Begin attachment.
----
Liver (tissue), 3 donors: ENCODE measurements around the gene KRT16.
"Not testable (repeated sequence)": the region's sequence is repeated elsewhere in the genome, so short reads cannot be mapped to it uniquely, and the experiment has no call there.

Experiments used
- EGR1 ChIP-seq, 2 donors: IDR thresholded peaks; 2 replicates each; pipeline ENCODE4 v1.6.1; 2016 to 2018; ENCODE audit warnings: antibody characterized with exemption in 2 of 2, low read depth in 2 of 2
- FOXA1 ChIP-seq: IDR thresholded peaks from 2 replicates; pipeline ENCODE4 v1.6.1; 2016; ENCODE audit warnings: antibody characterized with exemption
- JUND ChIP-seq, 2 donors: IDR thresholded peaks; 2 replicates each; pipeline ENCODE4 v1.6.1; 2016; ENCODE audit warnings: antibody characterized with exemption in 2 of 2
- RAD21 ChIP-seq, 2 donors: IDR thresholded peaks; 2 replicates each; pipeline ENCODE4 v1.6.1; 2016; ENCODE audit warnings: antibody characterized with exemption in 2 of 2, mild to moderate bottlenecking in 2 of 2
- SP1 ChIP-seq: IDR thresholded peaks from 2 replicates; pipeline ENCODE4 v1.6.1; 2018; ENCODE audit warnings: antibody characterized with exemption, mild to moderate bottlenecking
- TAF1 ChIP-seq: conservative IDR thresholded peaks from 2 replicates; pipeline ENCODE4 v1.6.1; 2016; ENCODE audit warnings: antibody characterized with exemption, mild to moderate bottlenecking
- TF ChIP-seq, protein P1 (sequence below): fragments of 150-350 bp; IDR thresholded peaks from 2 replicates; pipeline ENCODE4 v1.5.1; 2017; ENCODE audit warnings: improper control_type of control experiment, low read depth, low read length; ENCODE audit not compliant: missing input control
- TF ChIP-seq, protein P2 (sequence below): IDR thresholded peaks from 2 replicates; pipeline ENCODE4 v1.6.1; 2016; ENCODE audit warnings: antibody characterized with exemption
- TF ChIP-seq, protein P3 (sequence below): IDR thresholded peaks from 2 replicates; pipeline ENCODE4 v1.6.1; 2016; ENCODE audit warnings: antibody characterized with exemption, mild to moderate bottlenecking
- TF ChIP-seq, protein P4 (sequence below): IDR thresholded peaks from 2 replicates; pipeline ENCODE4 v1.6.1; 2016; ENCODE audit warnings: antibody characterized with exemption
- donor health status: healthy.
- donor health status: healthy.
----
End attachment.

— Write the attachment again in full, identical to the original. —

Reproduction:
Liver (tissue), 3 donors: ENCODE measurements around the gene KRT16.
"Not testable (repeated sequence)": the region's sequence is repeated elsewhere in the genome, so short reads cannot be mapped to it uniquely, and the experiment has no call there.

Experiments used
- EGR1 ChIP-seq, 2 donors: IDR thresholded peaks; 2 replicates each; pipeline ENCODE4 v1.6.1; 2016 to 2018; ENCODE audit warnings: antibody characterized with exemption in 2 of 2, low read depth in 2 of 2
- FOXA1 ChIP-seq: IDR thresholded peaks from 2 replicates; pipeline ENCODE4 v1.6.1; 2016; ENCODE audit warnings: antibody characterized with exemption
- JUND ChIP-seq, 2 donors: IDR thresholded peaks; 2 replicates each; pipeline ENCODE4 v1.6.1; 2016; ENCODE audit warnings: antibody characterized with exemption in 2 of 2
- RAD21 ChIP-seq, 2 donors: IDR thresholded peaks; 2 replicates each; pipeline ENCODE4 v1.6.1; 2016; ENCODE audit warnings: antibody characterized with exemption in 2 of 2, mild to moderate bottlenecking in 2 of 2
- SP1 ChIP-seq: IDR thresholded peaks from 2 replicates; pipeline ENCODE4 v1.6.1; 2018; ENCODE audit warnings: antibody characterized with exemption, mild to moderate bottlenecking
- TAF1 ChIP-seq: conservative IDR thresholded peaks from 2 replicates; pipeline ENCODE4 v1.6.1; 2016; ENCODE audit warnings: antibody characterized with exemption, mild to moderate bottlenecking
- TF ChIP-seq, protein P1 (sequence below): fragments of 150-350 bp; IDR thresholded peaks from 2 replicates; pipeline ENCODE4 v1.5.1; 2017; ENCODE audit warnings: improper control_type of control experiment, low read depth, low read length; ENCODE audit not compliant: missing input control
- TF ChIP-seq, protein P2 (sequence below): IDR thresholded peaks from 2 replicates; pipeline ENCODE4 v1.6.1; 2016; ENCODE audit warnings: antibody characterized with exemption
- TF ChIP-seq, protein P3 (sequence below): IDR thresholded peaks from 2 replicates; pipeline ENCODE4 v1.6.1; 2016; ENCODE audit warnings: antibody characterized with exemption, mild to moderate bottlenecking
- TF ChIP-seq, protein P4 (sequence below): IDR thresholded peaks from 2 replicates; pipeline ENCODE4 v1.6.1; 2016; ENCODE audit warnings: antibody characterized with exemption
- donor health status: healthy.
- donor health status: healthy.